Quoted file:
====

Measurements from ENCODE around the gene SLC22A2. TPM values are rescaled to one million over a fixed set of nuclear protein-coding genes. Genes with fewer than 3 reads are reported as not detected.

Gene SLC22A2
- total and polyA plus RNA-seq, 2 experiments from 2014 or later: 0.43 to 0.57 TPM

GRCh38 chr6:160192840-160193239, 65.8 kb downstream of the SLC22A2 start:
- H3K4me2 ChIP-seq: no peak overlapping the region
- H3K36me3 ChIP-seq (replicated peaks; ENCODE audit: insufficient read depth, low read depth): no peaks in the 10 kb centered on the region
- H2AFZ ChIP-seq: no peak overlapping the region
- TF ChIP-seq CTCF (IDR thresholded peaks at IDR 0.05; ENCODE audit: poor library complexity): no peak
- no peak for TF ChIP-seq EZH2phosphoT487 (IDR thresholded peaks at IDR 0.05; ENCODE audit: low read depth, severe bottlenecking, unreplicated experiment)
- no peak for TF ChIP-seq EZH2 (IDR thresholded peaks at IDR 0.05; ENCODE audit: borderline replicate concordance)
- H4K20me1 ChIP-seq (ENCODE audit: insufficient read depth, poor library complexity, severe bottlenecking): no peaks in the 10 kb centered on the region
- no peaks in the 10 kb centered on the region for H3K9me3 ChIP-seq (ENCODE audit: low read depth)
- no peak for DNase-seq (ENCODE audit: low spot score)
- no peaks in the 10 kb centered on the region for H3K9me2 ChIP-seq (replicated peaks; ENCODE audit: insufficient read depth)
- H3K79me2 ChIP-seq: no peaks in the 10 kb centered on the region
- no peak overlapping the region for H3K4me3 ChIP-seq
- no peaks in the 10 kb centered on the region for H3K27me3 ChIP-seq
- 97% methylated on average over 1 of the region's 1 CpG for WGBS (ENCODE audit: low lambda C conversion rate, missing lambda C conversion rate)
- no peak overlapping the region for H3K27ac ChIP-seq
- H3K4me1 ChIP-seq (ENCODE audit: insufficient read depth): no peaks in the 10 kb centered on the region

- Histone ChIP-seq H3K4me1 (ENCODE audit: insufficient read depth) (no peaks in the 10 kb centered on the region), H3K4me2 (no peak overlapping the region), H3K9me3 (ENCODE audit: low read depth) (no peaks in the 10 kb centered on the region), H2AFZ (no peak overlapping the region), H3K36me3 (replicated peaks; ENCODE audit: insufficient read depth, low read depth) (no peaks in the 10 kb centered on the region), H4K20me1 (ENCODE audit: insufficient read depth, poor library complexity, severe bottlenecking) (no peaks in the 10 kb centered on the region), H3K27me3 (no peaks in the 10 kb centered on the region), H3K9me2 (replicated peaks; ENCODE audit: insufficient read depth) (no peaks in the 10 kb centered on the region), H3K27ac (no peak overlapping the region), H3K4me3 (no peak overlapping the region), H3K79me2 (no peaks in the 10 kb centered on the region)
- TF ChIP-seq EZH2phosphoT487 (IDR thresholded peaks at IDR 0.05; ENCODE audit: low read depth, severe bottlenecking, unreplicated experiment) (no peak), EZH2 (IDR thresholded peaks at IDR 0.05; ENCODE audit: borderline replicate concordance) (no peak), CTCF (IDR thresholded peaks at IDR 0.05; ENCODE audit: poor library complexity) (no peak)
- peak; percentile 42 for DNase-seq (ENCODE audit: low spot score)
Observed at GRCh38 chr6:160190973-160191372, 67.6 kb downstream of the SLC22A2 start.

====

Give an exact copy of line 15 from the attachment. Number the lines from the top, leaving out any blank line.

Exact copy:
- H3K79me2 ChIP-seq: no peaks in the 10 kb centered on the region